The year before, as a Rainier ranger, Molenaar had checked the equipment of guides on the mountain. When he examined Schoening's ice axe, he noticed that the spike looked pretty dull, almost like a ball bearing. The same axe saved his life.
The K2 teammates stayed in touch, held many reunions. But time has taken what the mountain didn't. "Bob Craig and Tony Streather and I are the only survivors," Molenaar says.
Molenaar last climbed Rainier in the mid-1980s. These days, he and Colleen hike to Alta Vista, the hillside above the park headquarters at Paradise, and he paints watercolors of the mountain. He jokes that the walk seems like climbing Everest. "That's where our ashes are going to be when we kick off," he says.
(On their honeymoon, Molenaar and his wife climbed Independence Monument, a 450-foot-tall sandstone tower in Colorado. A chipmunk greeted them on the summit. She's also climbed Rainier a couple of times, as have their three children. She was never what people call a "serious climber." She's just always loved the hills.)
There are some regrets. He wishes he'd climbed Fuji, Kilimanjaro, Aconcagua—easy mountains for a man who made the second ascent of Mt. St. Elias by a new route in 1946, but still icons in their landscapes. But it's not difficulty as much as beauty and history that draws him. "In '53 we were the only ones on the mountain," he says. "I don't think I'd take up climbing if I got started today. I'd probably take up hill walking, but I'd still be painting. I don't like climbing in a big mob. I don't blame people. I was just lucky there wasn't that much competition back when I started."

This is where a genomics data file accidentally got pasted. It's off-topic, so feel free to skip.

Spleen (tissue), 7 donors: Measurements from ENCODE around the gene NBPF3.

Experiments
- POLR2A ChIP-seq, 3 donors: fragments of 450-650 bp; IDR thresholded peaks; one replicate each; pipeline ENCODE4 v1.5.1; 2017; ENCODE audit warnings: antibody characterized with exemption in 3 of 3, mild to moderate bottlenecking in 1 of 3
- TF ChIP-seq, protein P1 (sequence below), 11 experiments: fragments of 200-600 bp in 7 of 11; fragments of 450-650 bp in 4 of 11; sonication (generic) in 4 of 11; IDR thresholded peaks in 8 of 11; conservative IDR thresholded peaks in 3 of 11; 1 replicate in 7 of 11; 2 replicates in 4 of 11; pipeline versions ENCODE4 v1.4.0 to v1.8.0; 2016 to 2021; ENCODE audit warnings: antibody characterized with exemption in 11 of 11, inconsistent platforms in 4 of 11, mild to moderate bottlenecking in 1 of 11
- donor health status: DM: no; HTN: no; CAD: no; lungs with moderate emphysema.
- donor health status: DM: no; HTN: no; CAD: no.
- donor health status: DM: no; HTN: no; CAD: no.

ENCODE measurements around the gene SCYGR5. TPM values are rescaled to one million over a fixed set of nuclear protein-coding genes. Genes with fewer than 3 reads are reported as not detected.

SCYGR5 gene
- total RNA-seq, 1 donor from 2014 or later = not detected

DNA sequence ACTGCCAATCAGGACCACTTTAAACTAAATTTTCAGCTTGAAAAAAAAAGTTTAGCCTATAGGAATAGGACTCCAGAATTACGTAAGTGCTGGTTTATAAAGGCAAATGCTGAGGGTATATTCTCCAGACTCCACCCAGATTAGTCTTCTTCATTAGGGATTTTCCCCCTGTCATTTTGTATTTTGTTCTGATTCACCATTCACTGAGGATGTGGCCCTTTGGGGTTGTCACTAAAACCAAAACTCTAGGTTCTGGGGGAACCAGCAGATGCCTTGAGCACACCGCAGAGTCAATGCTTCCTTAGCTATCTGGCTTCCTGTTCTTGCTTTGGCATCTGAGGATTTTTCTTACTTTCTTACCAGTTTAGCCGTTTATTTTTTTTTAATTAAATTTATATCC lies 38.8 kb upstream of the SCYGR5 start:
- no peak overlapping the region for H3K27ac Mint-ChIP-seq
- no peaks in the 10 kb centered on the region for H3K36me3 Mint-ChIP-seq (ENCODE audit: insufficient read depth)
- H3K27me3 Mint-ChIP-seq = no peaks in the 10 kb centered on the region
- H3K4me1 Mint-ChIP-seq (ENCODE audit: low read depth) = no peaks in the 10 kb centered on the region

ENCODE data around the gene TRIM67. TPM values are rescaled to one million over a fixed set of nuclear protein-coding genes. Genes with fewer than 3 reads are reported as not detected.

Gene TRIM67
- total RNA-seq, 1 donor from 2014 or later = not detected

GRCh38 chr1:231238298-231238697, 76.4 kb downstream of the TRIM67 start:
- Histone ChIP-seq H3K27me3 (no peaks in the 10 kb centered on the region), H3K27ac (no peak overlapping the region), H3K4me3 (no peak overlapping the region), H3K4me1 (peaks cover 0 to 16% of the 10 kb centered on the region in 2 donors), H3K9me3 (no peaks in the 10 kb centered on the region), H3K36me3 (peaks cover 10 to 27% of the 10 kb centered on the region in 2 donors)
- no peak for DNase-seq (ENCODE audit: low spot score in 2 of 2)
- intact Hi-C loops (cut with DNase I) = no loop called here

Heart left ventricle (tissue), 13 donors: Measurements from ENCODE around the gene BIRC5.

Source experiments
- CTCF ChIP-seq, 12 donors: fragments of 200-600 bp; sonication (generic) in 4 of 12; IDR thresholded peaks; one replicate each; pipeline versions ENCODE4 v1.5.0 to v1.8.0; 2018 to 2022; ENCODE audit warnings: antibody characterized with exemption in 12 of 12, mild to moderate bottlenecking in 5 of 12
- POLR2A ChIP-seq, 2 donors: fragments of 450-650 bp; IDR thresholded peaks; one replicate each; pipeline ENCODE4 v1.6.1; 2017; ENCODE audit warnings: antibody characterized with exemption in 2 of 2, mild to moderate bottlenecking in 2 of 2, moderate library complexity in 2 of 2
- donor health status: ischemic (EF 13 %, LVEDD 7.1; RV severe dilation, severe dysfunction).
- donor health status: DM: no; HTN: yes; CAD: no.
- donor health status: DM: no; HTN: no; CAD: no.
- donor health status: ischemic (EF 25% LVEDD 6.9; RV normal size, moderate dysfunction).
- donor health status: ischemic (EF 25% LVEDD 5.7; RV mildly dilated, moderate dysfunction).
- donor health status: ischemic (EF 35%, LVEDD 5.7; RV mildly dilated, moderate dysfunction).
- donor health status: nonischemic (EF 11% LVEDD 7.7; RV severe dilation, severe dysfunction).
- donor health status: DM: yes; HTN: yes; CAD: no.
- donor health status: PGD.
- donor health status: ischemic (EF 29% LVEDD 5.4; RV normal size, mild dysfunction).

(Would you like a banana? Colleen asks as you leave. Next time we'll go to a restaurant in Gig Harbor. They make the best Reubens. My treat.)
The visit was treat enough.
—Michael J. Ybarra, His Car, The Road
[About a year after this story originally went to press, in September 2012, Molenaar published his autobiography, Memoirs of a Dinosaur Mountaineer. In 2018, the Mountaineers published a tribute to Molenaar's career in honor of his 100th birthday.—Ed.]